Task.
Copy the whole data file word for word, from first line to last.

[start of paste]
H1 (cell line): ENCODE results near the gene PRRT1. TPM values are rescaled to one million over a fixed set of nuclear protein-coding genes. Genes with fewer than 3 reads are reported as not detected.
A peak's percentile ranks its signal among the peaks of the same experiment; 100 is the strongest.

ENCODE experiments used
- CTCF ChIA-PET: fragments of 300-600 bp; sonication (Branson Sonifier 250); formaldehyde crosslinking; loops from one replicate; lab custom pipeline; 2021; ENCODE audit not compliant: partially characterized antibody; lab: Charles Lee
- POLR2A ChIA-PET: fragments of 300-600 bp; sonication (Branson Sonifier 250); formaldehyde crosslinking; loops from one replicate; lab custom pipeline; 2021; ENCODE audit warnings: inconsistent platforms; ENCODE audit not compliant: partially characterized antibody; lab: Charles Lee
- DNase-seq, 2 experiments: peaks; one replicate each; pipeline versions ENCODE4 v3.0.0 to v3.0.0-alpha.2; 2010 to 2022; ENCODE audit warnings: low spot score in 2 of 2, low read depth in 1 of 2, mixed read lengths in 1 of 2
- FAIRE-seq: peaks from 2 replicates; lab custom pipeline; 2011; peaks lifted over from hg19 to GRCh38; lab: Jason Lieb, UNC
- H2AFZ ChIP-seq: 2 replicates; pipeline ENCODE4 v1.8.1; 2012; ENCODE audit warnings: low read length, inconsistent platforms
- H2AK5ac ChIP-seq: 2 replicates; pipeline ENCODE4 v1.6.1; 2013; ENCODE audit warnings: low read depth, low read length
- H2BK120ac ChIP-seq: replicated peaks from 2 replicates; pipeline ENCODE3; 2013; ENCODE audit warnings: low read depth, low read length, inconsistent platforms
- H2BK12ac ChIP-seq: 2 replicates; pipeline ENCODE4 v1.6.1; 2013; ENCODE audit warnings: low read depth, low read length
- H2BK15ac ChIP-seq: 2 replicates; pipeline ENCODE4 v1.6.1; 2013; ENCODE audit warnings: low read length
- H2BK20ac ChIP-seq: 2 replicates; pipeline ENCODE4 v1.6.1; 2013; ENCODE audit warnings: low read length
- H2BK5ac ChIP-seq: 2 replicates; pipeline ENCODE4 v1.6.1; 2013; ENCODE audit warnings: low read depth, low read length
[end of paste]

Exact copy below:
H1 (cell line): ENCODE results near the gene PRRT1. TPM values are rescaled to one million over a fixed set of nuclear protein-coding genes. Genes with fewer than 3 reads are reported as not detected.
A peak's percentile ranks its signal among the peaks of the same experiment; 100 is the strongest.

ENCODE experiments used
- CTCF ChIA-PET: fragments of 300-600 bp; sonication (Branson Sonifier 250); formaldehyde crosslinking; loops from one replicate; lab custom pipeline; 2021; ENCODE audit not compliant: partially characterized antibody; lab: Charles Lee
- POLR2A ChIA-PET: fragments of 300-600 bp; sonication (Branson Sonifier 250); formaldehyde crosslinking; loops from one replicate; lab custom pipeline; 2021; ENCODE audit warnings: inconsistent platforms; ENCODE audit not compliant: partially characterized antibody; lab: Charles Lee
- DNase-seq, 2 experiments: peaks; one replicate each; pipeline versions ENCODE4 v3.0.0 to v3.0.0-alpha.2; 2010 to 2022; ENCODE audit warnings: low spot score in 2 of 2, low read depth in 1 of 2, mixed read lengths in 1 of 2
- FAIRE-seq: peaks from 2 replicates; lab custom pipeline; 2011; peaks lifted over from hg19 to GRCh38; lab: Jason Lieb, UNC
- H2AFZ ChIP-seq: 2 replicates; pipeline ENCODE4 v1.8.1; 2012; ENCODE audit warnings: low read length, inconsistent platforms
- H2AK5ac ChIP-seq: 2 replicates; pipeline ENCODE4 v1.6.1; 2013; ENCODE audit warnings: low read depth, low read length
- H2BK120ac ChIP-seq: replicated peaks from 2 replicates; pipeline ENCODE3; 2013; ENCODE audit warnings: low read depth, low read length, inconsistent platforms
- H2BK12ac ChIP-seq: 2 replicates; pipeline ENCODE4 v1.6.1; 2013; ENCODE audit warnings: low read depth, low read length
- H2BK15ac ChIP-seq: 2 replicates; pipeline ENCODE4 v1.6.1; 2013; ENCODE audit warnings: low read length
- H2BK20ac ChIP-seq: 2 replicates; pipeline ENCODE4 v1.6.1; 2013; ENCODE audit warnings: low read length
- H2BK5ac ChIP-seq: 2 replicates; pipeline ENCODE4 v1.6.1; 2013; ENCODE audit warnings: low read depth, low read length